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Old 30-06-2013, 22:06   #1
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Looking at a starter boat

I have absolutely no sailing experience and someone on this forum gave me the suggestion of buying an inexpensive small sailboat like a sunfish off of craigslist and going out on the water and figuring it out myself. I found a sailboat I'm interested in and am going tomorrow to take a look at it. Is there any advice you can give my on what to ask when I go look at it? I just don't want to get stuck with something that wont suit my purposes, which is to get the basics down on how to make the thing go in the water.

Here's the link to the craigslist ad:

Sail Boat 15.5 foot Fast

Thanks.

-Sam
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Old 01-07-2013, 06:52   #2
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Re: Looking at a starter boat

If that doesn't work out for you, you might have a look at the Mirage trimaran models by Hobie. Imagine a kayak with a sail and (removable) amas fitted to either side. Learn to sail, and end up with what looks to be a decent kaya afterwards

-Chris
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Old 01-07-2013, 06:59   #3
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Re: Looking at a starter boat

Doesn't look too bad. If the guy is asking $800 I'm sure you could buy the thing for 600-700 bucks... If you decide you don't like sailing you're only out that money...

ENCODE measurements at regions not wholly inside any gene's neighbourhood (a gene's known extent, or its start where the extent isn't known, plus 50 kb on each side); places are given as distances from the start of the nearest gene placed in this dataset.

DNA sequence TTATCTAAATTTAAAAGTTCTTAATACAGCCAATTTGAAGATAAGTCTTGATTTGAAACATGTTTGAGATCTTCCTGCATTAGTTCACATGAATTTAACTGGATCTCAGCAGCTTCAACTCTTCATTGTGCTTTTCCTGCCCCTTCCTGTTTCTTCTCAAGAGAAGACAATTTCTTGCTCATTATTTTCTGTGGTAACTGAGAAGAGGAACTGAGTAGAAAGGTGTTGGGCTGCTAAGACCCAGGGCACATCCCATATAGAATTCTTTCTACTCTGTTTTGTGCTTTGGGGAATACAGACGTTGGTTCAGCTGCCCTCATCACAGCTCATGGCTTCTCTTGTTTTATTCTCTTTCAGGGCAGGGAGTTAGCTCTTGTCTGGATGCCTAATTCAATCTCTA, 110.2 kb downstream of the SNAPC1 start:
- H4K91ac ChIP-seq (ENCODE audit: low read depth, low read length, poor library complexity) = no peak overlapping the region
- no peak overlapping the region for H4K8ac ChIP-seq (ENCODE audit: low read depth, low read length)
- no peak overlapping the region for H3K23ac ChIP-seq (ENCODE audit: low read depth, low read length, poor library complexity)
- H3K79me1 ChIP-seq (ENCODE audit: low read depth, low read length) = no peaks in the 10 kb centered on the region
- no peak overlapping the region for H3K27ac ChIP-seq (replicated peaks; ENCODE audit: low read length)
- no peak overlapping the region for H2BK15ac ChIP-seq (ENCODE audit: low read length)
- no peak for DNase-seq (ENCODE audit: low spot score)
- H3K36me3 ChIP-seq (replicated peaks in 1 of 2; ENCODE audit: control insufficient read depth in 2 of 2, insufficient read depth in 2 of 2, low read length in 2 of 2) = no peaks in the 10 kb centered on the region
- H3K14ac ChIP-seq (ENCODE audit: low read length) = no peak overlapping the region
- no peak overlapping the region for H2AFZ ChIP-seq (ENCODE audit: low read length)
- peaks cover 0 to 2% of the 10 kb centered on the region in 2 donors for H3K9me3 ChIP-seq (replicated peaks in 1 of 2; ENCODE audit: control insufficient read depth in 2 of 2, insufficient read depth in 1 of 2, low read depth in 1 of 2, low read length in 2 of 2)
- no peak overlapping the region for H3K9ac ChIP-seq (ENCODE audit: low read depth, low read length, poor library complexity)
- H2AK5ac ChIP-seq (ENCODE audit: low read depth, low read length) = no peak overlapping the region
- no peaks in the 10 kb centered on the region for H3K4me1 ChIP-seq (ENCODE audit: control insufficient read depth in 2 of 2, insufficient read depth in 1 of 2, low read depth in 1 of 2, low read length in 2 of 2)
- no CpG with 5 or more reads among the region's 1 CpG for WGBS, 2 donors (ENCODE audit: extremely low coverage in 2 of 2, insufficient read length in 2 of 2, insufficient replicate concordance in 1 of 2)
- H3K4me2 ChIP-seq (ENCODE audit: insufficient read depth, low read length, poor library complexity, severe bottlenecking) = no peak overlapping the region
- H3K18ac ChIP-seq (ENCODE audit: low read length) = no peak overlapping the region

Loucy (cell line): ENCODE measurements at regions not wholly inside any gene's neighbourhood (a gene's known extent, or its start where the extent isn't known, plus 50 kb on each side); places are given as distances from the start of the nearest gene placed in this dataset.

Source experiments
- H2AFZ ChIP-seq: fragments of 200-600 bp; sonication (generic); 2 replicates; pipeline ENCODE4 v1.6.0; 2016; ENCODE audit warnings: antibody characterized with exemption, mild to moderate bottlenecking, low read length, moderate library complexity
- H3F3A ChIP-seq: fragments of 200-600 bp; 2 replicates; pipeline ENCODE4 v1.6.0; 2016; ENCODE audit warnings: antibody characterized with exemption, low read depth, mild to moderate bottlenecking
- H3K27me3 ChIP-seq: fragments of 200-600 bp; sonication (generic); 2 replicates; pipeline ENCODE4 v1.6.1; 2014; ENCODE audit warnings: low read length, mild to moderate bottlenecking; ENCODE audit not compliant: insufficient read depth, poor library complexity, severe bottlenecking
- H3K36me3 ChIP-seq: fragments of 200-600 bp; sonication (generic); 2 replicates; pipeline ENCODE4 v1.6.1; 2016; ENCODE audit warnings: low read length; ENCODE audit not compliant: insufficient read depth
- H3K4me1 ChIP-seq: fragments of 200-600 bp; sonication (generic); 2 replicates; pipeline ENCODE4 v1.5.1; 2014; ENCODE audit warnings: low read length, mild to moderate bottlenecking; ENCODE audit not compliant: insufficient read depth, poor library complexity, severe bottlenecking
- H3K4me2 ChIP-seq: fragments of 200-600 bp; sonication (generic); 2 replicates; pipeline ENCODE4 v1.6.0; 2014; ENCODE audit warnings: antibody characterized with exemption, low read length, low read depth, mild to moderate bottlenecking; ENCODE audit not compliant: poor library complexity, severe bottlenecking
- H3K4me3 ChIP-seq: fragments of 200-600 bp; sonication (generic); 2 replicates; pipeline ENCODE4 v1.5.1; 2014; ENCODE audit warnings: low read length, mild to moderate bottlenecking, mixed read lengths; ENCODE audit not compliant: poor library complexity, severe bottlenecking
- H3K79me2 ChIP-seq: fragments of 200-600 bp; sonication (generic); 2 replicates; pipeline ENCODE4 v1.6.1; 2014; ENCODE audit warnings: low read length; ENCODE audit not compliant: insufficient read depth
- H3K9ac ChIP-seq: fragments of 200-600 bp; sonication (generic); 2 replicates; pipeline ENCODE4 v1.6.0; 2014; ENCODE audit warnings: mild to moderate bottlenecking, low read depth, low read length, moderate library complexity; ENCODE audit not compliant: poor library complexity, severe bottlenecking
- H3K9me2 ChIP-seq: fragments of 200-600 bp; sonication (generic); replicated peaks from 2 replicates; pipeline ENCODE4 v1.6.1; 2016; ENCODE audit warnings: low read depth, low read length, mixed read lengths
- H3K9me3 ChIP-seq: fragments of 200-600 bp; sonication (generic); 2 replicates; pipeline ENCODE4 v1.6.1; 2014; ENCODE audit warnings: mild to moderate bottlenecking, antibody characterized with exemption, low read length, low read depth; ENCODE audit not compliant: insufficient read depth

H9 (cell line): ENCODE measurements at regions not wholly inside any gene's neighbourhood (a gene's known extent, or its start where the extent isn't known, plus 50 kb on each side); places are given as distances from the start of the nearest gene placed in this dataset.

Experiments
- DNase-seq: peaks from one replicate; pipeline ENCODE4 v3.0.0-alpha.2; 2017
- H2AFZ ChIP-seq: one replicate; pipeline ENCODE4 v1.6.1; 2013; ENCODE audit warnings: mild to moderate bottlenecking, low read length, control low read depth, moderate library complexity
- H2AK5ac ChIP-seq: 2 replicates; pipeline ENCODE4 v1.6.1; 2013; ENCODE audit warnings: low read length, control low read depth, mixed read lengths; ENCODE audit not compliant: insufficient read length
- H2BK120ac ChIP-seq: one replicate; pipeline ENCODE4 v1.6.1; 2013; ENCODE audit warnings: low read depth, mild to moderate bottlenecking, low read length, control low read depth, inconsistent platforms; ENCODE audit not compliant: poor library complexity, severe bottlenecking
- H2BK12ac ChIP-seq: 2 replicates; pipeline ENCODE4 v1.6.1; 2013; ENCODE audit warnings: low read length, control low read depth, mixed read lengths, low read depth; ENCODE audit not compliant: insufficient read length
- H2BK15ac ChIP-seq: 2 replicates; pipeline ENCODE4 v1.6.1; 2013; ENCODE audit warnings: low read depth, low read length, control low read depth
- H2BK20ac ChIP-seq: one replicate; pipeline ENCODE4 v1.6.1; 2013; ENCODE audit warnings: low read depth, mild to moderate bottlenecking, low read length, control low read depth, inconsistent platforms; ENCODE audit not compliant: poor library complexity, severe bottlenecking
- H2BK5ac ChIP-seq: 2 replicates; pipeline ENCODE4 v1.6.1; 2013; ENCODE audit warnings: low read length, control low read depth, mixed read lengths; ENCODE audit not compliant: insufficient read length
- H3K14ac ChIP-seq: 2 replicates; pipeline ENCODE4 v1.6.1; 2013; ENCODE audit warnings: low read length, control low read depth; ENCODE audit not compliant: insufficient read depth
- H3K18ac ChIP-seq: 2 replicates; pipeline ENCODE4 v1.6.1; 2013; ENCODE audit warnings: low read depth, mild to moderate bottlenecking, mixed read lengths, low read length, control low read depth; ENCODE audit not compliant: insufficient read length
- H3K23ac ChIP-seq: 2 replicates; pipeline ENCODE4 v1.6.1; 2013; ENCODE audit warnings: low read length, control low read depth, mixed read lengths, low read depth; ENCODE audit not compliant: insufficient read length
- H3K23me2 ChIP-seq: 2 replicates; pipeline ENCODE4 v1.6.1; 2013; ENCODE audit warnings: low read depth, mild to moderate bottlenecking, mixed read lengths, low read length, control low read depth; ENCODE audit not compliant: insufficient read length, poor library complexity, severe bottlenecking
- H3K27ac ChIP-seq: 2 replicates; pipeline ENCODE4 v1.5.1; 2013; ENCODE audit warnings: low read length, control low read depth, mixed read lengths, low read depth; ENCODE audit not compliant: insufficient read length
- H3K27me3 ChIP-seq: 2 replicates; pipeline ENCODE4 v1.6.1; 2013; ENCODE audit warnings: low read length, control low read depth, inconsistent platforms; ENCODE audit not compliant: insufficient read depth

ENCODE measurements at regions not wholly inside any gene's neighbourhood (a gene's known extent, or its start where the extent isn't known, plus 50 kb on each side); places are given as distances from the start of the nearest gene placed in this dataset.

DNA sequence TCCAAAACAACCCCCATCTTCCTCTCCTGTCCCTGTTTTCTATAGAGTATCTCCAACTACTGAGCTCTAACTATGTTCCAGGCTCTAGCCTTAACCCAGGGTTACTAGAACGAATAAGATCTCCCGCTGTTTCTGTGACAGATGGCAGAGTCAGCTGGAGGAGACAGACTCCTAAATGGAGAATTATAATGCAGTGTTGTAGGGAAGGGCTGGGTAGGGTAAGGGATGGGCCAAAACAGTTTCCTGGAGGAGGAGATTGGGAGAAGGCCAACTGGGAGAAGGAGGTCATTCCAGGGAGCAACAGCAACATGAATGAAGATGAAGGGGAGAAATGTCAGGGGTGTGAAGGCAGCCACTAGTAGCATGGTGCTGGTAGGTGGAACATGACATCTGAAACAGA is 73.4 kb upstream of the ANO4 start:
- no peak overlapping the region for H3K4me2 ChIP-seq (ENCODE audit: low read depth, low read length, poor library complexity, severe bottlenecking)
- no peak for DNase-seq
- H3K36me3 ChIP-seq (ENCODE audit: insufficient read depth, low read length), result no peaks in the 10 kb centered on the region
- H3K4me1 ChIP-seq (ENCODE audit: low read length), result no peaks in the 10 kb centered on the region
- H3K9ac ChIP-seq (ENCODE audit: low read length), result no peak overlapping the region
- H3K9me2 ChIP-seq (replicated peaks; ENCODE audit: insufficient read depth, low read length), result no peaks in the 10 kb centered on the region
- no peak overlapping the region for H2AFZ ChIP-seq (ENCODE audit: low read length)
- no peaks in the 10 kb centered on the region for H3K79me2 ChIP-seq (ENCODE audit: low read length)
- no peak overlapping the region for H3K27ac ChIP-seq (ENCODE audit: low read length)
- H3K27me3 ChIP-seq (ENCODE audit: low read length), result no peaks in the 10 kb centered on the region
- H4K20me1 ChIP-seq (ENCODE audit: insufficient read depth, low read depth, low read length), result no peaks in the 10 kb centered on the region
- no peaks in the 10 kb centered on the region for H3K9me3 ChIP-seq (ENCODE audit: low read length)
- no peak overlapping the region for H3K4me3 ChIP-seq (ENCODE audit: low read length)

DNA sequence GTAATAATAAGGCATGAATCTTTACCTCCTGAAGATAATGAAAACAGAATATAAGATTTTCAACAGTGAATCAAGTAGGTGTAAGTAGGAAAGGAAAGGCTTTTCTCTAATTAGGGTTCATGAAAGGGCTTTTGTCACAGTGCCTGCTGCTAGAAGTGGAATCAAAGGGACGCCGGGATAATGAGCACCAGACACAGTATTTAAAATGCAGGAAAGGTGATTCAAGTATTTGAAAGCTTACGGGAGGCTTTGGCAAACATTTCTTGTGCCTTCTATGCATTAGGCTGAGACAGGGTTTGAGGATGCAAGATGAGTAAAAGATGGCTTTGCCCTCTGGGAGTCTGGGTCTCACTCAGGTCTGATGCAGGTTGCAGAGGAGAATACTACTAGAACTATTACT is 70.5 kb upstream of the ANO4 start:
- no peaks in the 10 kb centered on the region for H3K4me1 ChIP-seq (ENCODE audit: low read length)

I would imagine the pickings are a bit slim in Vegas for sailboats?
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Old 01-07-2013, 07:10   #4
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Re: Looking at a starter boat

Two reservations come to mind. The first is that "fast" in a small day sailor often equals "less stable", although that is not always the case. If you're just learning to sail it's helpful to do so in a more stable, forgiving boat. In general, the beamier the boat, the more stable it is going to be. Also, boats with a single sail, such as the Sunfish, are easier for beginning sailors to master because there is only one sail to manage.

The other concern is that this is not a well-known model of boat, which means that parts may be hard to come by and when you move on to something new it might be more difficult to sell. It does, however, look like a fair amount of well kept boat for $800, although it's hard to tell from just one picture. You could probably start out by sailing her with the main sail only which would make her less tender (likely to heel over) and more manageable.

If you are just starting you should consider looking for a boat with one sail. A Sunfish is a good suggestion simply because they are easily transportable, easy to set up, easy to sail, and a whole lot of fun. If it capsizes, you just stand on the centerboard and pop it right back up. I grew up sailing one, and it's predecessor, the Sailfish and have super fond memories of it. It is however a "wet" warm water boat. You wear a swimsuit if the wind or water is up at all. You're in Las Vegas...is this a boat you'll be taking out only on a lake?
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Old 01-07-2013, 07:22   #5
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Re: Looking at a starter boat